Many companies around the world with industrial operations environments, commonly referred to as operational technology (OT) environments, do not invest the same resources to protect OT systems as they do to secure their corporate enterprise environments. Yet, these same companies are investing significantly to transform these environments with modern technologies and techniques to improve productivity, become more efficient, increase worker collaboration through increased data analytics and achieve other benefits that will make the company more competitive through higher quality and cost-effective products.

Some of these new industrial process improvements include reduced latency through edge computing and 5G technologies, autonomous vehicles, robotics, cloud computing, industrial Internet of things (IIoT) devices, remote access and more. Yet, the age-old problem continues to exist whereby insufficient cybersecurity controls make these environments easy targets for cybercriminals and nation-state cyberattacks. The industrial OT environments are critical to a company’s financial well-being and, depending on what the company produces, may be essential for the functioning of the broader society and economy. A recent example is the semiconductor shortage that has impacted many companies that produce all types of electronic products, mobile phones and cars. The risk and impact of an OT attack are much higher than a cyberattack on these same companies’ corporate enterprise environment where they invest significantly today.

Most companies are taking shortcuts by looking for easy and cheap ways to protect their OT environments. This typically involves the purchase of OT intrusion detection system (IDS) technology that can help with device discovery, network visualization, some type of signature-based malware detection and device vulnerabilities. This is a good start, but this type of solution is far from a comprehensive security program that is required to mitigate the company’s risk from a broad set of OT threats.

In the corporate enterprise environment where companies have been investing in mature cybersecurity programs, a one-tool approach would be considered laughable and certainly would fail any compliance audit. So why are companies reluctant to invest in protecting their critical OT environments?

  1. Lack of governance: Companies have not established the roles and responsibilities for OT security. This is a critical step, and the trend is to assign the chief information security officer (CISO) this responsibility. This is because the CISO understands what a good security program requires. The CISO may not understand the OT environment, but this has not proven to be a significant issue.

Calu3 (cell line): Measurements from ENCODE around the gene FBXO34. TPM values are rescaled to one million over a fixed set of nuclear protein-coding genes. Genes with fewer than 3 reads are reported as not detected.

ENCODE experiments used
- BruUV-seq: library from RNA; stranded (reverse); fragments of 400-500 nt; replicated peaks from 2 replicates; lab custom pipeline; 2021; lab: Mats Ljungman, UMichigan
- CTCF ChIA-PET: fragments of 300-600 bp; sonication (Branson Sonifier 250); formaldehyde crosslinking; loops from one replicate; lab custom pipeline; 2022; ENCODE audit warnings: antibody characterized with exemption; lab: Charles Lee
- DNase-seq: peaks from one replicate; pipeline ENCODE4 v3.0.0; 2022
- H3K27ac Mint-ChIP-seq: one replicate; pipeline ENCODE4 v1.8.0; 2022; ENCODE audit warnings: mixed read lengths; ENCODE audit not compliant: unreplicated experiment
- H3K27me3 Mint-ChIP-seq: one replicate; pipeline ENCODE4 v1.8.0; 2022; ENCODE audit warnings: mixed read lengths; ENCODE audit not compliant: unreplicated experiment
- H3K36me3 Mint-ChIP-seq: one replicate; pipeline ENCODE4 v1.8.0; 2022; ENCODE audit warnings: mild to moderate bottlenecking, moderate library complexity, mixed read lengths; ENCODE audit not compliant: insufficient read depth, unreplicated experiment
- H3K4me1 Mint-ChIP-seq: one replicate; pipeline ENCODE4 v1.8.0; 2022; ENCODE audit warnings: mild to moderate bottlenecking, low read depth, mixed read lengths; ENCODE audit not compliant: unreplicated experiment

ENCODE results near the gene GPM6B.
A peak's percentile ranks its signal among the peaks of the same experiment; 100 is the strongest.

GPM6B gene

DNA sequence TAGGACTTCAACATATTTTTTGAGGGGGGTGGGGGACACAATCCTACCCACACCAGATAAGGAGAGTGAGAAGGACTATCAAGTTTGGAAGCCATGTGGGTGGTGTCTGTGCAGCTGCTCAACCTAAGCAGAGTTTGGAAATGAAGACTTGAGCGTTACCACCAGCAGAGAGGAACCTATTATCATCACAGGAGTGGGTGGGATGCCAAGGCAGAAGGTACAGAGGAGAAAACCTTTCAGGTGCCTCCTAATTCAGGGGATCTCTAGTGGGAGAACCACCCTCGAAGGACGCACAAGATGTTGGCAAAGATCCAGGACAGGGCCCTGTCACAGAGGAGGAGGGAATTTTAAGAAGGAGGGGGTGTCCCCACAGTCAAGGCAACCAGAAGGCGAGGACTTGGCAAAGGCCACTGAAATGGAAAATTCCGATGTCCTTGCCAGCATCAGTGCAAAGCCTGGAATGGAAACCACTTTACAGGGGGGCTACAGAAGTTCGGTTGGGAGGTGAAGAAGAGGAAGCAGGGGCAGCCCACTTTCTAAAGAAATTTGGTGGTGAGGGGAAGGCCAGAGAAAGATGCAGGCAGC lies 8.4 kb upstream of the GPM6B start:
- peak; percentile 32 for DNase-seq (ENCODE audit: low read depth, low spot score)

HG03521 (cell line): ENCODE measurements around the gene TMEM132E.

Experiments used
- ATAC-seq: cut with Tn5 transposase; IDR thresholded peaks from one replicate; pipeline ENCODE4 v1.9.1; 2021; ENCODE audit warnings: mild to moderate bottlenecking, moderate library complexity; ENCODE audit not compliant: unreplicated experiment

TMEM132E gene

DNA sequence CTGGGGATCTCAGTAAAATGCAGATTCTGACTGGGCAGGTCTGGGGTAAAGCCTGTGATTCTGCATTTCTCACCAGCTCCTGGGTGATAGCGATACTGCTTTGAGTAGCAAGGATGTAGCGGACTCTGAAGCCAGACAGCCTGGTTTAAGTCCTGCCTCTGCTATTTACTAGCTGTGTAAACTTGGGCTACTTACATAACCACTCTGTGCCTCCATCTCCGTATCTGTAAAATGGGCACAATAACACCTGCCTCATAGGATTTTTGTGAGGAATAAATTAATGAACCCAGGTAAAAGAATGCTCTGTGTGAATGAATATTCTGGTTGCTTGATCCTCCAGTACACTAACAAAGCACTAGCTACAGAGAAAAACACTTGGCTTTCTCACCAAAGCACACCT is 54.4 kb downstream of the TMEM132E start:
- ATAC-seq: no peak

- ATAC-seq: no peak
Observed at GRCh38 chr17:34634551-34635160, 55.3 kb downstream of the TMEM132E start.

2. Lack of a quantitative risk assessment: Why quantitative? Because the business stakeholders will quickly support the need to invest in a cybersecurity program once they realize the financial impact to the business should they be unlucky enough to be attacked.
  3. Document “current state”: OT IDS products help with this activity but will not do it all. What type of insight do you need? You need a perspective on:
    1. People: Who needs access to the OT environment? Who already has access? How is this access managed? Is remote access common?
    2. Process: What are the industrial operations processes? What technologies support these processes? What processes are changing due to new digital transformation strategies?
    3. Technologies: Which devices support which industrial processes? Are there OT assets that are not connected to an IP network? How will these be protected? This inventory will be valuable for lots more than just security. For example, consideration should be given to integrating the OT device details into the company’s asset management system.
    4. Network Architecture: How is the network designed? Are leading practice security principles incorporated into the design? Many companies are digitally transforming their network infrastructure and leveraging 5G and WiFi. With OT original equipment vendors adding more industrial IoT capabilities to their new products, this should be a consideration and included in the security strategy.
    5. Threat Assessment: Which threats are relevant and which are not? It is very important to identify the threats that are relevant so that an effective and efficient security program can be developed to mitigate the risks.
    6. Vulnerability Assessment: What vulnerabilities exist currently? Are there associated controls in place to prevent the vulnerability from being exploited in a cyberattack?
    7. Data Discovery and Classification: What data is being produced and transmitted from the industrial environment? If you do not know, then data discovery, classification and protection must be added to the strategy and plan.
  4. Lack of an OT security strategy and plan: Once you understand the current environment, it is time to develop a cybersecurity strategy and plan to mitigate the risk of a cyberattack. This step seems logical, but it cannot be completed effectively without the first three steps. The quantitative risk assessment results establish the priorities. The plan should include techniques to continuously maintain visibility into all the areas referenced in step 3. It must have preventative controls put into place to protect known vulnerabilities. Finally, there must be solutions included to monitor the controls to make sure they are operating effectively. If they are not, there must be solutions to identify when a cyberattack is exploiting a vulnerability so that you can quickly respond to mitigate any impact to the business and quickly return to business as usual.

It is time that companies with OT environments start investing in their OT security programs. It will not be cheap or easy, so you should consider leveraging a trusted systems integrator with OT security experience.

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